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Is Arthritis Hereditary?

Is Arthritis Hereditary?

Arthritis isn’t a single disease. In fact, arthritis is an umbrella term that covers a group of more than 100 conditions that affect the joints and their connective tissues, including osteoarthritis, rheumatoid arthritis, psoriatic arthritis, and gout.

At the Rheumatology Center of New Jersey, we diagnose and treat all forms of arthritis. Although arthritis does tend to run in families and have a genetic component, our expert rheumatologists also believe that lifestyle choices can influence whether, or how severely, you suffer from arthritis.

If you’re worried about the arthritis on your family tree, here’s what you should know.

Your genes don’t write your fate

Many forms of arthritis are linked to specific genes, but even if you inherit those genes, you don’t necessarily inherit a crippling form of arthritis. Just the fact that you’re aware that arthritis runs in your family can give you a head start on managing, or even preventing, arthritis.

For instance, if members of your family have rheumatoid arthritis (RA), you may have inherited the human leukocyte antigen (HLA) class II genotypes, which raise your risk for RA in the first place or make your RA more severe than normal. 

But your risk for developing RA with these genes is higher if you:

While you can’t control the genes you inherited, nor can you go back and rewrite your childhood history, you can modify your current lifestyle to decrease your risk. If you’re obese or overweight, we refer you to a medically supervised weight loss program to ease stress on your joints.

If you smoke or are exposed to environmental toxins or stress, we may refer you to a smoking cessation program or a counselor who can help you change your lifestyle.

Feed your joints

Choosing the right foods and activities protects your joints from inflammation and injury, which are two factors that could create or worsen arthritis. If you already have arthritis or if it runs in your family, focus your diet on fresh, healthful, and anti-inflammatory foods, such as:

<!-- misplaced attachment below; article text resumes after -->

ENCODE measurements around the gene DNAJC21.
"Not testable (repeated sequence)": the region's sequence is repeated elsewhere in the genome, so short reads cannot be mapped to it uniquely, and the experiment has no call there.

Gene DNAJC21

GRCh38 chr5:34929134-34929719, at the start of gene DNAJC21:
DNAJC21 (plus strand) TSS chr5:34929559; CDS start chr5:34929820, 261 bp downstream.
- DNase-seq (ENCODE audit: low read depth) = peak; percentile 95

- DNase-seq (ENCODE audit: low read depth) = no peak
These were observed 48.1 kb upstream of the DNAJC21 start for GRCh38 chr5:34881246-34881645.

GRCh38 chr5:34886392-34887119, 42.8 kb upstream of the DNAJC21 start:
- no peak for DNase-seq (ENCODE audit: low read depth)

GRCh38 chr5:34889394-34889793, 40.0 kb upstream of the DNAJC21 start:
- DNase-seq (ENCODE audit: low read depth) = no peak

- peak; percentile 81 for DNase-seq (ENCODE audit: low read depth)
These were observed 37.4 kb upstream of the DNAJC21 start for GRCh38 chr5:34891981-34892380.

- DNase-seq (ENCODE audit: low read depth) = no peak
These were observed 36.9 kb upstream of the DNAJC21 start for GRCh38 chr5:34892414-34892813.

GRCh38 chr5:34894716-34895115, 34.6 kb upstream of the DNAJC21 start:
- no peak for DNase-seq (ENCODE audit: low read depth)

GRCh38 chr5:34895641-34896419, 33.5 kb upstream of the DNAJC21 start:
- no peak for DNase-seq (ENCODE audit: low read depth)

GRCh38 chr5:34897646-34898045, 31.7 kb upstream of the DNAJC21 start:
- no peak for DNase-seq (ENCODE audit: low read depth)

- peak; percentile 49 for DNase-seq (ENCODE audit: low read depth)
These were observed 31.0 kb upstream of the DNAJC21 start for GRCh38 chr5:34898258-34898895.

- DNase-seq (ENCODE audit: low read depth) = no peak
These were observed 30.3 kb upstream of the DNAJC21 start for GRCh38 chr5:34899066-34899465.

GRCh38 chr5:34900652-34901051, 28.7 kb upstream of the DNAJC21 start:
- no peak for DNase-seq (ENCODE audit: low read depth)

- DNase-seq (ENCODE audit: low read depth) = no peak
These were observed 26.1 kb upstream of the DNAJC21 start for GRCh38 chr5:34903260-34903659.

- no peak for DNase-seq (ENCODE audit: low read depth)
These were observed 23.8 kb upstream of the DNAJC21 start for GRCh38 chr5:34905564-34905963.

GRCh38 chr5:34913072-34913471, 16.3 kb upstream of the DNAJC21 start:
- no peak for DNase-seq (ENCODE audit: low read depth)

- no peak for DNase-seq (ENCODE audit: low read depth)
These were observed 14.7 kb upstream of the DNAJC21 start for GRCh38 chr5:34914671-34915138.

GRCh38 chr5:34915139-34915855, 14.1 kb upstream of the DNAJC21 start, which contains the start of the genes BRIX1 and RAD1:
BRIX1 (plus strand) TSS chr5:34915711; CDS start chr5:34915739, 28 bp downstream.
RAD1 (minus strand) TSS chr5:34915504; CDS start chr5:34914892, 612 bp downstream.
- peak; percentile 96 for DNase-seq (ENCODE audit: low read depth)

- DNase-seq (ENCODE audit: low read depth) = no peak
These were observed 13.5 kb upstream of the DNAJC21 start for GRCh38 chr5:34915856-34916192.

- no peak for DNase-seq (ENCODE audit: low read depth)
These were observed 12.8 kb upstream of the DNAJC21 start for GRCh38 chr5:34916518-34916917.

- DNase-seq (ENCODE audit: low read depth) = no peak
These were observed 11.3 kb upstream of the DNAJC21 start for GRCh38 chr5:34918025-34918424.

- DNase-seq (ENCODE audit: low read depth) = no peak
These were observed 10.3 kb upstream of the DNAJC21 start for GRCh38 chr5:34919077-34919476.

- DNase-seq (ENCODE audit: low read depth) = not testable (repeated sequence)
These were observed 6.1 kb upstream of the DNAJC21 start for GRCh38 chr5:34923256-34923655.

If you already have a particular form of arthritis, such as gout, you may need to make further adjustments, such as cutting down on high-purine foods, including red meats and seafood. 

That’s why it’s important to get an accurate diagnosis as soon as you notice the symptoms of arthritis, such as:

Our rheumatologists take your family and personal history, conduct blood tests and imaging studies, and perform a comprehensive physical exam to determine if you have arthritis. 

If you do, we then diagnose the type of arthritis and custom-design a treatment plan to keep your joints healthy and safe.

Lubricate your joints

Even though movement may feel painful when you have arthritis, moving your joints keeps them healthy. 

Your joints are lined with synovial tissue, which protects the bones. When you bend and flex or use your joint, the synovial tissue releases a lubricant called synovial fluid, which reduces friction when you move.

But if you make repetitive movements for your job or hobby, see us for recommendations on how to avoid joint injuries that can lead to osteoarthritis. If you play sports, wear protective gear that reduces your risk for joint trauma.

Subdue inflammation and pain

If you do have arthritis or suffer from joint pain, we may recommend medications or treatments that prevent arthritis from getting worse. 

You may also be a candidate for regenerative therapies, such as platelet-rich plasma (PRP), which help your body repair synovial tissue and cartilage and subdue inflammation. 

Don’t worry about arthritis. Prevent it and treat it. If you think you have arthritis or are at risk for it, contact us at the office nearest you — in Somerville, Flemington, or Monroe, New Jersey — for relief.

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